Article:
Boomgates @ Evelyn Rooftop, Melbourne (15/12/2012)
Despite the afternoon’s proceedings being set back by over an hour and with the sun still high in the sky, Melbourne’s mild-mannered masses climbed up some rickety back steps to what can only be described as a tiny bit of low rise paradise: The rooftop of enduring Fitzroy venue The Evelyn.
Sydney-siders Camperdown and Out have received rave reviews from Boomgates’ Rick Milovanovic and they’re well-deserved. With a member of Royal Headache floating in their midst, they somehow perfectly match the whimsy of something Steve Malkmus might now produce with The Jicks, with the rawness of what he once was doing with Pavement.
It’s hard to look past lead singer Nathan Roche’s mesmerisingly beautiful Danelectro, but, as with many other bands of their ilk, their unassuming, rather gracious stage presence is more than perfectly suited to lazing on a sunny afternoon. In the summertime. On a rooftop. (It’s more than appreciated when a band allows you to live out a Kinks song at a gig.) Perhaps their only folly is their distinctly “Melbourne” sound – despite actually being from Sydney. You know, The Melbourne Jangle (think Twerps, Scott & Charlene’s Wedding, The Stevens).
Speaking of jangle, headliners Boomgates are always a pleasure on stage for the same reasons. I was keen to see them outside of the blissful bubble of unicorns and rainbows that is the Meredith Music Festival, which they played a week earlier. The best part about this band is that they take us back to an Aus-pop heyday where The Go-Betweens and The Triffids reigned.
Melbourne adores most things Eddy Current Suppression Ring singer Brendan Huntley does, but having watched the band’s guitarist perform in various outfits across various instruments – from Love Is Science Fiction to Dick Diver – it’s her guitar playing that I’m most drawn to. The simple open chords with two- or three-note licks that she creates over the top of a driving backend compliment the urgency of what the rest of the band is concocting. It’s a similar effect when she sings, too. Her sweet vocal interjections add light to the whole operation. That was most evident during ‘Flood Plains’ off their latest LP Double Negative, turning what is lyrically quite a melancholic track into something incongruently whimsical.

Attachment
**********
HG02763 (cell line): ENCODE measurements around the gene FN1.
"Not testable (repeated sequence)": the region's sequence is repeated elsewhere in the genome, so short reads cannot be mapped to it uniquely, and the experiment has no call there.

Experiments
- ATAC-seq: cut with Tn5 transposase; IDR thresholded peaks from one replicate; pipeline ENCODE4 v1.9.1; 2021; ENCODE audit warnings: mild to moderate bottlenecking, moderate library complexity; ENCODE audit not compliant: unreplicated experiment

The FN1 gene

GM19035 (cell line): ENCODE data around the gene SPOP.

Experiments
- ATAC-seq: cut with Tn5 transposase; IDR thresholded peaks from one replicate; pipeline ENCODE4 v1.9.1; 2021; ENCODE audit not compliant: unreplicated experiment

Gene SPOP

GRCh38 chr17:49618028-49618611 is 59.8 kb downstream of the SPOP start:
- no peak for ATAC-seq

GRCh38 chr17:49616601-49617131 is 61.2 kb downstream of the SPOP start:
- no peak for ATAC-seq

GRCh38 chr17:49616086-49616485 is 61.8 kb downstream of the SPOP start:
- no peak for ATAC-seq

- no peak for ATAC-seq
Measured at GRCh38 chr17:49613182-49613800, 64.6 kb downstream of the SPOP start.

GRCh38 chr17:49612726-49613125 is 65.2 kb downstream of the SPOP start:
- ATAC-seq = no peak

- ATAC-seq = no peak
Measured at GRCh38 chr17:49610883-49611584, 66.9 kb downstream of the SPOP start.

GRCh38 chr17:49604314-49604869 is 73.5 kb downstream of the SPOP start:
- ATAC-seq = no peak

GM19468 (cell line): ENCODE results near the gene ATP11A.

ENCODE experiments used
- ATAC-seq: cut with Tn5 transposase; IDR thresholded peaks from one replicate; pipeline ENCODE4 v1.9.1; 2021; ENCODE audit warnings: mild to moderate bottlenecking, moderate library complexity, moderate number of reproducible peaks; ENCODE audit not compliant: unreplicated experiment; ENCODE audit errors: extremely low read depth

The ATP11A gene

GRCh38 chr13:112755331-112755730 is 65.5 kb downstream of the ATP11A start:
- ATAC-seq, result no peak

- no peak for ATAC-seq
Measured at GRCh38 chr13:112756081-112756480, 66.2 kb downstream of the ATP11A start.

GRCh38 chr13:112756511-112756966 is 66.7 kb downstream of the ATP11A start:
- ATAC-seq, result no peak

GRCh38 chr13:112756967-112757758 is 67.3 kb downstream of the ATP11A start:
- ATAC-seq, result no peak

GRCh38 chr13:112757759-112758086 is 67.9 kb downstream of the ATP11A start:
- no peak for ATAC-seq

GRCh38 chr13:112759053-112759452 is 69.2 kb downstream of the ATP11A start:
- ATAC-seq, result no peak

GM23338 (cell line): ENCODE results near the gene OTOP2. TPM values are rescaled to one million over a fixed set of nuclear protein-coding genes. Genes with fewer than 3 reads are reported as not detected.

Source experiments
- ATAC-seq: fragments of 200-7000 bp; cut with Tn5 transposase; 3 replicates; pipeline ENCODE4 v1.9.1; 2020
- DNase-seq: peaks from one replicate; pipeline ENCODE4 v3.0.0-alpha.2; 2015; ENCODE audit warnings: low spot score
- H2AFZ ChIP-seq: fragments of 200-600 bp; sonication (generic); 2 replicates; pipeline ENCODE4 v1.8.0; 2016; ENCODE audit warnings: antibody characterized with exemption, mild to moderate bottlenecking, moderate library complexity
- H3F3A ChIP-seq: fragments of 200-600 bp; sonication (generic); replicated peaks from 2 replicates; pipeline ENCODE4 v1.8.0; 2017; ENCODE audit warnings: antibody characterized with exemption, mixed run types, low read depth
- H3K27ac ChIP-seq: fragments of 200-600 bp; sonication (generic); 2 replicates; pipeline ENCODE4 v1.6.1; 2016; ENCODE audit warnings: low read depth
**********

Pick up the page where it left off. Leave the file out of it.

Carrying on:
Most of the set consisted of new stuff, and despite several requests from the audience, there was no ‘Bright Idea’ – an oldie off their first 7”. Set closer ‘Whispering or Singing’ stepped it up a notch and was a clear audience favourite: The summer ambience melting through the crowd rose another few degrees in sync with its driving pulse.
My one gripe – and yes it’s been said before – is the obvious likeness between these bands, and perhaps it was fortuitous that the line-up consisted of only two. Three, and it’d officially be too much of a good thing. If “jangly” is the theme of the moment (as a punter quite pointedly declared mid-set), I guess I’m just waiting to see who’ll be first to deviate towards whatever’s next.